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How Healthy Is Your Diet?

By Len Canter
HealthDay Reporter

WEDNESDAY, June 13, 2018 (HealthDay News) -- As Americans, we're making some headway in our efforts to improve the quality of our diet, but we're far from ideal levels.

Research shows that healthier eating prevented over a million premature deaths in the 13-year period from 1999 to 2012, along with 8.6 percent fewer heart disease cases, 1.3 percent fewer cancer cases, and 12.6 percent fewer type 2 diabetes cases.

An index that measures diet quality increased from 40 to over 48, but that's still a long way from the perfect score of 110.

Also, most of the improvement came from just two steps -- reducing consumption of trans fat (largely because of government action to ban it) and sugar-sweetened beverages. Little progress was made in most of the key components of a healthy diet.

An analysis of data from the USDA Economic Research Service by the Pew Research Center found that while we're eating more chicken and less beef, we're also each consuming 36 pounds of cooking oil a year -- three times the amount Americans ate 50 years ago. We're also each eating on average 23 percent more calories than we were back then. It's no wonder obesity rates are so high.

And yet it only takes small changes to make a difference. For instance, one report found that what's needed to turn the average diet into one that can reduce heart disease risk isn't complicated: It should be rich in fish, fruit and vegetables, and low in full-fat dairy products and meat.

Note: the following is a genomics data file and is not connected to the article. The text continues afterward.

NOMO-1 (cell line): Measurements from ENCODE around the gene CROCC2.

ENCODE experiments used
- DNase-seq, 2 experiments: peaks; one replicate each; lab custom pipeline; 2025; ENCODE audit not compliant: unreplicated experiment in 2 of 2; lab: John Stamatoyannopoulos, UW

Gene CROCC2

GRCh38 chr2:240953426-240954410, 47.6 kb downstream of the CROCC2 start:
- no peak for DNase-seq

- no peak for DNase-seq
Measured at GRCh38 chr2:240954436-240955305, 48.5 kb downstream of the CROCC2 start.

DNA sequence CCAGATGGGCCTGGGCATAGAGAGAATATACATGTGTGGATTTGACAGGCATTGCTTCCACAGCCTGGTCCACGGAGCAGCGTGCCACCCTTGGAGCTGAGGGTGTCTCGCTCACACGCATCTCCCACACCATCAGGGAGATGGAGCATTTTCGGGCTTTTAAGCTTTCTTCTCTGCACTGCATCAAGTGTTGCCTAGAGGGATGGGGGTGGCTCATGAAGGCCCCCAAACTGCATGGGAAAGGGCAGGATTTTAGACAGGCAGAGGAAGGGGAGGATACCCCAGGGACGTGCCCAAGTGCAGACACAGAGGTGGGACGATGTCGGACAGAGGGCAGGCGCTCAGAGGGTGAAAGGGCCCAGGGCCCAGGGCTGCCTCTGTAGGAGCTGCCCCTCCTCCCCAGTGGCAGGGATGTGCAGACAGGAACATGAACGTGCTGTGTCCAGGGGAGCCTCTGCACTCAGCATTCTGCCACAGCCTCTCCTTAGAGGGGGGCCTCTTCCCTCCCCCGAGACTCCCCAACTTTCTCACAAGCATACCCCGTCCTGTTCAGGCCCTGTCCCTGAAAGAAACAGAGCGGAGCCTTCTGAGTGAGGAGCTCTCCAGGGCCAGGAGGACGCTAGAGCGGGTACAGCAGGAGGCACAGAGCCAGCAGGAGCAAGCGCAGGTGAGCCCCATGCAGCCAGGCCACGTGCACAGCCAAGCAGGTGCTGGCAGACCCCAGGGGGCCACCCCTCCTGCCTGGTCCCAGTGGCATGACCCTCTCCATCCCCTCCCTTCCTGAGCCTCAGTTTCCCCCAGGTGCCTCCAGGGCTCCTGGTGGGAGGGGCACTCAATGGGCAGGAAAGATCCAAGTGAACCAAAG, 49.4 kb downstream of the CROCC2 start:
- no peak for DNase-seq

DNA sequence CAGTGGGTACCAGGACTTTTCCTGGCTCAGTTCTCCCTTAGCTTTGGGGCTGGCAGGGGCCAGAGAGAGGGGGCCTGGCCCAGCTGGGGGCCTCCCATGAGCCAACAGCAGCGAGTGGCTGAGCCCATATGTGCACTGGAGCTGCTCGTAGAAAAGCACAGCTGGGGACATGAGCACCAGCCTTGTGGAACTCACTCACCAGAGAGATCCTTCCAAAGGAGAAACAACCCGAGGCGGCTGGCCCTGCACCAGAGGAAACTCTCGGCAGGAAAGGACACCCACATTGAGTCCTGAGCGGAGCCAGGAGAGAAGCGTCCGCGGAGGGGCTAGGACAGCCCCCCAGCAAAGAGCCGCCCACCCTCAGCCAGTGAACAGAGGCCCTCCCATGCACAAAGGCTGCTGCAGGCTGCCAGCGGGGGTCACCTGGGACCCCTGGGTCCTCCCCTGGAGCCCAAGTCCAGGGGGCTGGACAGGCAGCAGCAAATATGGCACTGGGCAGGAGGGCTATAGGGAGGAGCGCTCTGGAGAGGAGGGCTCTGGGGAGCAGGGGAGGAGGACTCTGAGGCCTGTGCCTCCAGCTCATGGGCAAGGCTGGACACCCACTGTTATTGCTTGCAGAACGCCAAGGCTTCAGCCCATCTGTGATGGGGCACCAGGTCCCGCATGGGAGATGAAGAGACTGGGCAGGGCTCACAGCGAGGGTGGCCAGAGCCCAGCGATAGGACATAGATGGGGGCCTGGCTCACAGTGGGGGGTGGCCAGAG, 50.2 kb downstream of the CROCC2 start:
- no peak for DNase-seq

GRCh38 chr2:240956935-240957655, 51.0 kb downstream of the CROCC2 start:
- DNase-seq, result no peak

Wondering where to begin? Baby steps can make a difference. Eating just 3 more ounces of fish a week and 3 more ounces each of raw vegetables, fresh fruit, and lean protein like chicken every day promotes healthier blood vessels and decreases inflammation. This, in turn, can help keep heart disease at bay.

More information

You can read the Pew Research Center report on the health of the American diet online and see how your diet compares.

Copyright © 2018 HealthDay. All rights reserved. URL:http://consumer.healthday.com/Article.asp?AID=733772

Resources from HONselect: HONselect is the HON's medical search engine. It retrieves scientific articles, images, conferences and web sites on the selected subject.
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The list of medical terms above are retrieved automatically from the article.

Disclaimer: The text presented on this page is not a substitute for professional medical advice. It is for your information only and may not represent your true individual medical situation. Do not hesitate to consult your healthcare provider if you have any questions or concerns. Do not use this information to diagnose or treat a health problem or disease without consulting a qualified healthcare professional.
Be advised that HealthDay articles are derived from various sources and may not reflect your own country regulations. The Health On the Net Foundation does not endorse opinions, products, or services that may appear in HealthDay articles.


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